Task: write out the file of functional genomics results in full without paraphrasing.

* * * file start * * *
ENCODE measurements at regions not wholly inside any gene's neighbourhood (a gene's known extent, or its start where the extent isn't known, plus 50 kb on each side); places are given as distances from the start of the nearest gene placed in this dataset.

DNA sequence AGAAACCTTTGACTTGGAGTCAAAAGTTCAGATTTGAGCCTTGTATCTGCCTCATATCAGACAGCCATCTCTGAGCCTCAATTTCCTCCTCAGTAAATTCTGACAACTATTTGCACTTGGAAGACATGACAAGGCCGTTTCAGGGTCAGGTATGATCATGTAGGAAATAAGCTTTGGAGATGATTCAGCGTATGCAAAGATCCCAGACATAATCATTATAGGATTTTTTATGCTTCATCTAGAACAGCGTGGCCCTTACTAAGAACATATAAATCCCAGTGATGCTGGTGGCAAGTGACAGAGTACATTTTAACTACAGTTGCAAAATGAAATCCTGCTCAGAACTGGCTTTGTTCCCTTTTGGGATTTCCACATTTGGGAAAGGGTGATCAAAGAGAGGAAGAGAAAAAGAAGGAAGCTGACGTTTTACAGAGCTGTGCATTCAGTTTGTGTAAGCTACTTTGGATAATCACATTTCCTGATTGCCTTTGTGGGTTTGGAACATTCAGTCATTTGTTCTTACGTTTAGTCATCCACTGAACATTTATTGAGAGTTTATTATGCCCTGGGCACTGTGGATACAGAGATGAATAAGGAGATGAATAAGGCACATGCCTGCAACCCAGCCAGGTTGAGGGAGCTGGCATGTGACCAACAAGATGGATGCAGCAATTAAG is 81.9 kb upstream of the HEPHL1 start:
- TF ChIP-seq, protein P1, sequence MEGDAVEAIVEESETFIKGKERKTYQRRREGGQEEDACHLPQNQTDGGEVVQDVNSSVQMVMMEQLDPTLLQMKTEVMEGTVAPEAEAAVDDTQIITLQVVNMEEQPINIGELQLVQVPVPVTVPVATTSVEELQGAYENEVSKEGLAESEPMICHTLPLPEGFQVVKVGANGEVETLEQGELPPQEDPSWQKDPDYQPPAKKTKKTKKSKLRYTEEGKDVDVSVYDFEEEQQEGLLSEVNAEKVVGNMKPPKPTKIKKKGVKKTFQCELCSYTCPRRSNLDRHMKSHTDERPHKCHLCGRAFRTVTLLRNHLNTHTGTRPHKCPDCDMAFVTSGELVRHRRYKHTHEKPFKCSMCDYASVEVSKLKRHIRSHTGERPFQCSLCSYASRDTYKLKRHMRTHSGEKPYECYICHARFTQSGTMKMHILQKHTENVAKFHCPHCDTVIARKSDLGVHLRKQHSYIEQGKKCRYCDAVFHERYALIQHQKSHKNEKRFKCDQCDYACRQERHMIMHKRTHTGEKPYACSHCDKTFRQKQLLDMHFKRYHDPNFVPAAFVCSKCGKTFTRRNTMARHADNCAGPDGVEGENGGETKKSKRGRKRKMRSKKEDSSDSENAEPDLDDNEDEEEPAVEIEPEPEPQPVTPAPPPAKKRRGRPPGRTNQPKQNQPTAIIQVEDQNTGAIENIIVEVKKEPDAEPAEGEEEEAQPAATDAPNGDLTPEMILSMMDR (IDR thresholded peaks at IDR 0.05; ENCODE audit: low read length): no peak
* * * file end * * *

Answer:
ENCODE measurements at regions not wholly inside any gene's neighbourhood (a gene's known extent, or its start where the extent isn't known, plus 50 kb on each side); places are given as distances from the start of the nearest gene placed in this dataset.

DNA sequence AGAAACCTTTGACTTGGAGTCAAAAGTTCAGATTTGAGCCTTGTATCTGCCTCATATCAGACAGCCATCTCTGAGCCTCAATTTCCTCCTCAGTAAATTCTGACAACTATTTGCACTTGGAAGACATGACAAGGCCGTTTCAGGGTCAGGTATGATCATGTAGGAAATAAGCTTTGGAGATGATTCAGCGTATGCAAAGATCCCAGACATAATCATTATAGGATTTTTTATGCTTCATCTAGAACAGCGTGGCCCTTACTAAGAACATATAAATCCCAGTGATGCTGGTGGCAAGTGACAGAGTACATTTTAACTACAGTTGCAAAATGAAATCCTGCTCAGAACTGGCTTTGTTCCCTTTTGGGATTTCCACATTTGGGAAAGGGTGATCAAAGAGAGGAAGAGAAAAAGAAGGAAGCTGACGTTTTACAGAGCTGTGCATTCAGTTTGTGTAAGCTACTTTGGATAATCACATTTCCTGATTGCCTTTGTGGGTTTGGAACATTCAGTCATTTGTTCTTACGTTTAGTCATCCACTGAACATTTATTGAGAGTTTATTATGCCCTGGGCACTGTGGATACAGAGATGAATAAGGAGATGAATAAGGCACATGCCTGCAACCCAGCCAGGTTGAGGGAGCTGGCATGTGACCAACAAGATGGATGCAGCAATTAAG is 81.9 kb upstream of the HEPHL1 start:
- TF ChIP-seq, protein P1, sequence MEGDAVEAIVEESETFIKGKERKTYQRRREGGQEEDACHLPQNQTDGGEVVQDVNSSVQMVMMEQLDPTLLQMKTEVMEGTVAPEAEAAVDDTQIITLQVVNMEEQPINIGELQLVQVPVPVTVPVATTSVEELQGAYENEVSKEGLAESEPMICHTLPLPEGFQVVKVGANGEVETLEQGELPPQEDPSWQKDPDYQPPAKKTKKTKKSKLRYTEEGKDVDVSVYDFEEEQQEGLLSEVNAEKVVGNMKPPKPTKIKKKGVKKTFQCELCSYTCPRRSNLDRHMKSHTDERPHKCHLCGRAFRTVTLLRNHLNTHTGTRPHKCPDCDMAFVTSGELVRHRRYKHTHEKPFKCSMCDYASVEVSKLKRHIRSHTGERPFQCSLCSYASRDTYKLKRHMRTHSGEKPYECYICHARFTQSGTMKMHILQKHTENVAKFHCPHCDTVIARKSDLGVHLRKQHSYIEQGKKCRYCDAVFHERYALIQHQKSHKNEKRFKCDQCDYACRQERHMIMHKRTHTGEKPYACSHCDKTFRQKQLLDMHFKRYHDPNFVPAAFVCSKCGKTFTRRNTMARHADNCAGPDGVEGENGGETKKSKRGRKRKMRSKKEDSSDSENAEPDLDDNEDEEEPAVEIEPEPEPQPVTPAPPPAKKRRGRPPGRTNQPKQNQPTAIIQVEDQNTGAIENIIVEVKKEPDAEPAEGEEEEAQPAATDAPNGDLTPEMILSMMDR (IDR thresholded peaks at IDR 0.05; ENCODE audit: low read length): no peak